A publication of the Archaeological Institute of America
Anglo-Saxon Settlement and Cemetery Unearthed in England
Wednesday, January 13, 2021
NORTHAMPTONSHIRE, ENGLAND—The Northampton Chronicle & Echo reports that an Anglo-Saxon settlement and cemetery, and Bronze Age barrows and burials, were discovered in England’s East Midlands during an archaeological investigation conducted by researchers from the Museum of London Archaeology ahead of a development project. Traces of more than 20 structures were unearthed at the Anglo-Saxon settlement site. Weapons, cosmetic kits, combs, thousands of beads, some 150 brooches, 75 wrist clasps, and 15 chatelaines were recovered from the more than 150 Anglo-Saxon burials. The Bronze Age site consists of three round barrows, more than 40 burials, and four buildings. “The excavations will help us understand the way people lived in both the Anglo-Saxon period, around 1,500 years ago, as well as the Bronze Age, nearly 4,000 years ago,” concluded team member Simon Markus. To read about a 4,000-year-old ringed sanctuary in Germany that had surprising connections to Stonehenge, go to "Stonehenge's Continental Cousin."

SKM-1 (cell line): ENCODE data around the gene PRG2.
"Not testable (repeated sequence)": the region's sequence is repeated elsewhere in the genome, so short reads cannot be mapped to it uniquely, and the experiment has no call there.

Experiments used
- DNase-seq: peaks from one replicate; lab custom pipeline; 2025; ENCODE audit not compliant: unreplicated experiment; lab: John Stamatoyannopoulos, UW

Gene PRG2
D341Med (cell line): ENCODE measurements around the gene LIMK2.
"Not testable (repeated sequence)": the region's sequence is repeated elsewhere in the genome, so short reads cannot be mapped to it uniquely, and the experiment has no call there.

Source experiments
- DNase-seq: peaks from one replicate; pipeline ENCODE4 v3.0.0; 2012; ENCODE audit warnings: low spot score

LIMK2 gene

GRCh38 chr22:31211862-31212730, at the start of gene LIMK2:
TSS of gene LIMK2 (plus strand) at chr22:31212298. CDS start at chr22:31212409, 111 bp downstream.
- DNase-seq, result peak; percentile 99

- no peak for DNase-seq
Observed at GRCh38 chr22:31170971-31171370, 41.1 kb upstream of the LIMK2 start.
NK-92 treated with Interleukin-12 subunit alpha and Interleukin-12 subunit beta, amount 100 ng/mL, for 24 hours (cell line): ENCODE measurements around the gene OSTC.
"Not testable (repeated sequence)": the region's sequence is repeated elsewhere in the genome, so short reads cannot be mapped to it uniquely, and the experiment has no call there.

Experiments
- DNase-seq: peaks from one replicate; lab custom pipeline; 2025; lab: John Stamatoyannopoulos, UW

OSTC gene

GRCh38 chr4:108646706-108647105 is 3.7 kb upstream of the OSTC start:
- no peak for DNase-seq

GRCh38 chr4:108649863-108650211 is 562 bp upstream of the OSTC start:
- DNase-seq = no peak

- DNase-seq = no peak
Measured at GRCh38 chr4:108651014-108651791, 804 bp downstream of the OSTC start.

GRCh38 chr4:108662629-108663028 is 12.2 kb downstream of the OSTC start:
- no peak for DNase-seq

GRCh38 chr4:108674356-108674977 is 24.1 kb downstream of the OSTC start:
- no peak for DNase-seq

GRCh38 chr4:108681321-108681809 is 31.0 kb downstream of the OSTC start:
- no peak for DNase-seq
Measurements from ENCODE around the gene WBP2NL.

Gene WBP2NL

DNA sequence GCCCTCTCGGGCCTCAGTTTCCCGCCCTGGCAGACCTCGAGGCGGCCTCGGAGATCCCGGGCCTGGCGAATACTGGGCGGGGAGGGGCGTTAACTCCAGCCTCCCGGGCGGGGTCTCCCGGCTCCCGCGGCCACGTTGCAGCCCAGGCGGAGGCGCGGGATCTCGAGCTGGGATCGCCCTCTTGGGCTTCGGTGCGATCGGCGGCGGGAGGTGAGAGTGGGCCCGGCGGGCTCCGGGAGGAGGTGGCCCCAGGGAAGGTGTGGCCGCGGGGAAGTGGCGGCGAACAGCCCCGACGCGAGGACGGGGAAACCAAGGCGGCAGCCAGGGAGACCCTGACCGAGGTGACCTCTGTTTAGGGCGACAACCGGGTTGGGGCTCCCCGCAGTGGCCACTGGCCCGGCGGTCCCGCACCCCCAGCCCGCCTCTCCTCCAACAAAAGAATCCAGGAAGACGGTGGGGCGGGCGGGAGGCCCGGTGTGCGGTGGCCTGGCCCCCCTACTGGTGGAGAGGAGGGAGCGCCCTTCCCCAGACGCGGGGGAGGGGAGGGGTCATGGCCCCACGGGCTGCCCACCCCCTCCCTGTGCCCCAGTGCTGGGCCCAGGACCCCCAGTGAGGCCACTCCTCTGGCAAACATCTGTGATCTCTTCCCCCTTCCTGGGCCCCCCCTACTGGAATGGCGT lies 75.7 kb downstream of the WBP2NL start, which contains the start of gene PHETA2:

The Nile’s lost branch, prehistoric Pacific tools, Louisiana’s 11,000-year-old mound, an Iranian fire temple, and the oldest octopus lures
A roll of the dice